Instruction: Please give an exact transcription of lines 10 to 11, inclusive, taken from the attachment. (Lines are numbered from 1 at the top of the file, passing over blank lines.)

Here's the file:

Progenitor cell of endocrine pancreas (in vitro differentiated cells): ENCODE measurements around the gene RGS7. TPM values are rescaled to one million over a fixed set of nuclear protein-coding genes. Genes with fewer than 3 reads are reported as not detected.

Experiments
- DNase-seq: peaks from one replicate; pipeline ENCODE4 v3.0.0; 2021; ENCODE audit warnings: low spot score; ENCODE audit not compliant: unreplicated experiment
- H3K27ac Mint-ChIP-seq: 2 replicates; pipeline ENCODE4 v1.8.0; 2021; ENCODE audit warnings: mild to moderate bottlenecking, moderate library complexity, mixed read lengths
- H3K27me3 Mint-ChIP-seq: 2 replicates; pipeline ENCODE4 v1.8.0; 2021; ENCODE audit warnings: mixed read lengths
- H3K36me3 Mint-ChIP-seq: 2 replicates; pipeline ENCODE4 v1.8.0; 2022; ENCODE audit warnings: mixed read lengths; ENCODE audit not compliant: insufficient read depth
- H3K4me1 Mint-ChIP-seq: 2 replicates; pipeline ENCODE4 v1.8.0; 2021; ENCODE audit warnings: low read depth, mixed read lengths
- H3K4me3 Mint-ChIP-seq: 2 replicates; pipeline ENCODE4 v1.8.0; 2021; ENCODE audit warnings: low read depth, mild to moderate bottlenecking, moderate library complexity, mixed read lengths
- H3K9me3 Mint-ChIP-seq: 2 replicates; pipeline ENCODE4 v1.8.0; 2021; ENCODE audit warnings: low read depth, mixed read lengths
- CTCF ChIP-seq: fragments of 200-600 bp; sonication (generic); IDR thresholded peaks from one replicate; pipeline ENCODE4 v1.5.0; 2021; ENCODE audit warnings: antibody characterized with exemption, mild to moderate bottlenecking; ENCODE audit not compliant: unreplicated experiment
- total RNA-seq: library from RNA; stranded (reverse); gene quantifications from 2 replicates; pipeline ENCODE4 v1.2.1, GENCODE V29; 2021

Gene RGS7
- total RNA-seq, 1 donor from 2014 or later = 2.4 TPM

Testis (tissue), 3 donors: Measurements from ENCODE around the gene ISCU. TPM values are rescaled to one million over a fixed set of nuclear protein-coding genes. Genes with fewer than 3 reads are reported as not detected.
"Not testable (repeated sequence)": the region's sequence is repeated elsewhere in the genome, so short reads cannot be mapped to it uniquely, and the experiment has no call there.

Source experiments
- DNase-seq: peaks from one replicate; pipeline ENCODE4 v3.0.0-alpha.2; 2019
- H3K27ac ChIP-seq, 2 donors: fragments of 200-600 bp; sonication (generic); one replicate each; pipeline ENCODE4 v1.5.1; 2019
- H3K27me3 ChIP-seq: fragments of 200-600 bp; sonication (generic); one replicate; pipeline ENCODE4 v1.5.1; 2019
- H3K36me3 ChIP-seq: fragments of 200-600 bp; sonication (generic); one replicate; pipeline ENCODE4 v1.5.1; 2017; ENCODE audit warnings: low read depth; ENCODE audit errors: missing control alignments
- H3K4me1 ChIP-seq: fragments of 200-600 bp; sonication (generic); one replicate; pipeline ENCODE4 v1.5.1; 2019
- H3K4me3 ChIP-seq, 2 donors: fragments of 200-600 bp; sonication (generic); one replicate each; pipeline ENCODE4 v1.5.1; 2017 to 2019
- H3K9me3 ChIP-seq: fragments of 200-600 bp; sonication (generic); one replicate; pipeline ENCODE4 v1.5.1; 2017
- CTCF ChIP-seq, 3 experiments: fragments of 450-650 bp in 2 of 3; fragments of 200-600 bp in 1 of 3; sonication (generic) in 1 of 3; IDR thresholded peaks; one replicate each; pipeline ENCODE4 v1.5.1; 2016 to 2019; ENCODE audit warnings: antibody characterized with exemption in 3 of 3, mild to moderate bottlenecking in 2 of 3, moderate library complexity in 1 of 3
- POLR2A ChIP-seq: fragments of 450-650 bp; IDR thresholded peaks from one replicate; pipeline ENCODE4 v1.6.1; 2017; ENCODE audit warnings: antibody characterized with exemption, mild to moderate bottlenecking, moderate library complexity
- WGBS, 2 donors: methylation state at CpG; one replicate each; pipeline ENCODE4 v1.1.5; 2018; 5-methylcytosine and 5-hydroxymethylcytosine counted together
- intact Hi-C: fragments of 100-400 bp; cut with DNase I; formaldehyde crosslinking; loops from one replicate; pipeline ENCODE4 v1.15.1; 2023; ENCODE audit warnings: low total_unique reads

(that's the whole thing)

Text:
- CTCF ChIP-seq: fragments of 200-600 bp; sonication (generic); IDR thresholded peaks from one replicate; pipeline ENCODE4 v1.5.0; 2021; ENCODE audit warnings: antibody characterized with exemption, mild to moderate bottlenecking; ENCODE audit not compliant: unreplicated experiment
- total RNA-seq: library from RNA; stranded (reverse); gene quantifications from 2 replicates; pipeline ENCODE4 v1.2.1, GENCODE V29; 2021